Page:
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The NET Bible notes address this question directly, spelling out the two alternative interpretations: sn In the beginning. The verse refers to the beginning of the world as we know it; it affirms that it is entirely the product of the creation of God. But there are two ways that this verse can be interpreted: (1) It may be taken to refer to the original ...


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First let me start with the basic outline of how old various manuscripts are. The Dead Sea Scrolls (in Hebrew) are the oldest manuscripts, and are roughly from between 200BCE and 100CE. Other Hebrew manuscripts are much much later, mostly from the 10th century onward with a little bit of 9th century material. The reason for this is that around that time ...


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Bless you for making the endeavor to make this issue, at least biblically, air tight. Genesis unequivocably declares the flood to be worldwide. Add the following to your above list of declarations: the whole of genesis 6-8 pictures a catastrophic global flooding Genesis 9:11 11 I solemnly promise never to send another flood to kill all living creatures ...


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It seems unlikely the daughters would willingly leave their betrothed behind or that the sons-in-law would easily let them go without them. Further, it would make it more likely the daughters would have been the ones looking back.


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I also think (as in the previous comment) that it is meaningless to speak of the gender of God And it is unwise, in many cases, to try and equate grammatical gender with actual gender. The word for "spirit" is grammatically feminine in the Hebrew, and grammatically neuter in the Greek, but this tells us nothing at all about the actual gender of the Holy ...


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OP asks: I assume we have conflicting translation sources - what would be the best translation? Not exactly "conflicting translation sources": all the modern versions are working with the same sources, but drawing different conclusions about how that source text is best rendered. As ever, we need to set out those texts first of all, i.e. the first ...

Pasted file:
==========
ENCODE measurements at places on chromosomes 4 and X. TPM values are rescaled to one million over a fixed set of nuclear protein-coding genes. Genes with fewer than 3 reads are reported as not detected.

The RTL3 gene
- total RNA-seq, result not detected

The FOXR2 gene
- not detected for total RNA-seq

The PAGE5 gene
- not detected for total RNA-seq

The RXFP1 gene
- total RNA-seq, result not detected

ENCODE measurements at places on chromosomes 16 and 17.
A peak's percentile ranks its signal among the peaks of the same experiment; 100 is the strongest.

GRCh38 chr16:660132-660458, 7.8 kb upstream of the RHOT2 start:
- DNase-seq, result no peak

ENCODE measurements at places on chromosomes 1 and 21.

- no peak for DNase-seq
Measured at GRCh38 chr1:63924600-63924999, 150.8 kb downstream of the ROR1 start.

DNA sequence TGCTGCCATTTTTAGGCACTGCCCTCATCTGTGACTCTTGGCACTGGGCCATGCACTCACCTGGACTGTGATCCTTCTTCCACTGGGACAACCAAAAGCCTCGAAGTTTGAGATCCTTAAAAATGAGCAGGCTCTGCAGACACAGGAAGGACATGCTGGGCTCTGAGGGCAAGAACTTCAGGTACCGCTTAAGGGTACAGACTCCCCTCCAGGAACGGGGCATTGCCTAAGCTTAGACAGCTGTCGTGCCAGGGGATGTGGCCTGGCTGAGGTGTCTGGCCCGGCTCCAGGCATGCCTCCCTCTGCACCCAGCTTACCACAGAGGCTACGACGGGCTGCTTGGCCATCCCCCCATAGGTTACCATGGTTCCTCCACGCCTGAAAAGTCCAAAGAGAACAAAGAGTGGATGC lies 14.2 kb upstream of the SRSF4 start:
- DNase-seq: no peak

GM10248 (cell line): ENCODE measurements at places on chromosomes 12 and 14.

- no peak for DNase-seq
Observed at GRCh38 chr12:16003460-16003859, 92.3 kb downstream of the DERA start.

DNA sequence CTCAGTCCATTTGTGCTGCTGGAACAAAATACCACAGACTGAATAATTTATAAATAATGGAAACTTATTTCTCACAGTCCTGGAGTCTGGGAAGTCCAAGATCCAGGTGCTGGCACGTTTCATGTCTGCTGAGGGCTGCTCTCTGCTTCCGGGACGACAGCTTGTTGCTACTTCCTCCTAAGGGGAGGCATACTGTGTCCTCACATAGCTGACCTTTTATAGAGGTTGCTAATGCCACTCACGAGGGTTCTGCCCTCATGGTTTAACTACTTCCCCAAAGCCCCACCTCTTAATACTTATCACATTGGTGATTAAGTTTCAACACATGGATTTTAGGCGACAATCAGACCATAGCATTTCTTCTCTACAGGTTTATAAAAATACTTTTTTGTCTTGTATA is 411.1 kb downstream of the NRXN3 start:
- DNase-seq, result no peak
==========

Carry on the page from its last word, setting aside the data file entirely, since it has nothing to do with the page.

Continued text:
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It is doubtfully a question of translation sources as the Masoretic Text (commonly abbreviated MT) supplies the base of almost all English translations from Hebrew. Other translations and versions will be examined, especially ancient ones, but translators going from Hebrew start with the MT. (Obviously a translation of the Septuagint into English will use ...


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My Hebrew is basic, but I do read Greek. Sarah refers to Abraham as her kurios in Genesis 18:12 in the Septuagint (the Greek Old Testament.) Yet she does not address him directly with that word in her commentary of 1 Peter, Karen Jobes (2005:205) notes that "This noun [kurios] is the only lexical connection between the story of Sarah and Peter’s claim.” ...


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You have a very interesting question, David. I am not an expert but only a continuing student of the scripture. My answer is solely based on the light of my understanding of other clear verses of scripture. Ge 1:1 In the beginning God created the heavens and the earth. NKJV Ex 20:11 11 For in six days the LORD made the heavens and the earth, the sea, and ...


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Not Sure One Can Give a Dogmatic Answer, But... Scripture does not ever give a total number of Lot's daughters. Indeed, the plural "sons-in-law" does not even need to imply two, so (assuming they were married, not just engaged) it could also be that Lot had more than four daughters, two at home and however many were married. However, BDB states that the ...


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Arphaxad was born the year following the flood. Here is why: It has to do with how the Jews counted numbers back then. Today, we have the concept of zero. The Jews started out at one back then. So when someone was born, they were already 1-years-old. So when someone in Genesis is told of being of a certain age, you need to subtract 1 from that age to ...


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The Bible does not explicitly say "two men" at Gen. 18:22, simply saying "the men" (האנשים). The translators, like the rabbis, infer that two men were there because of the transition at Gen. 19:1 ("And the two angels came to Sodom..."). Rashi, citing the Jewish tradition recorded in the Babylonian Talmud at Bava Metzia 86b) reflects that there were three ...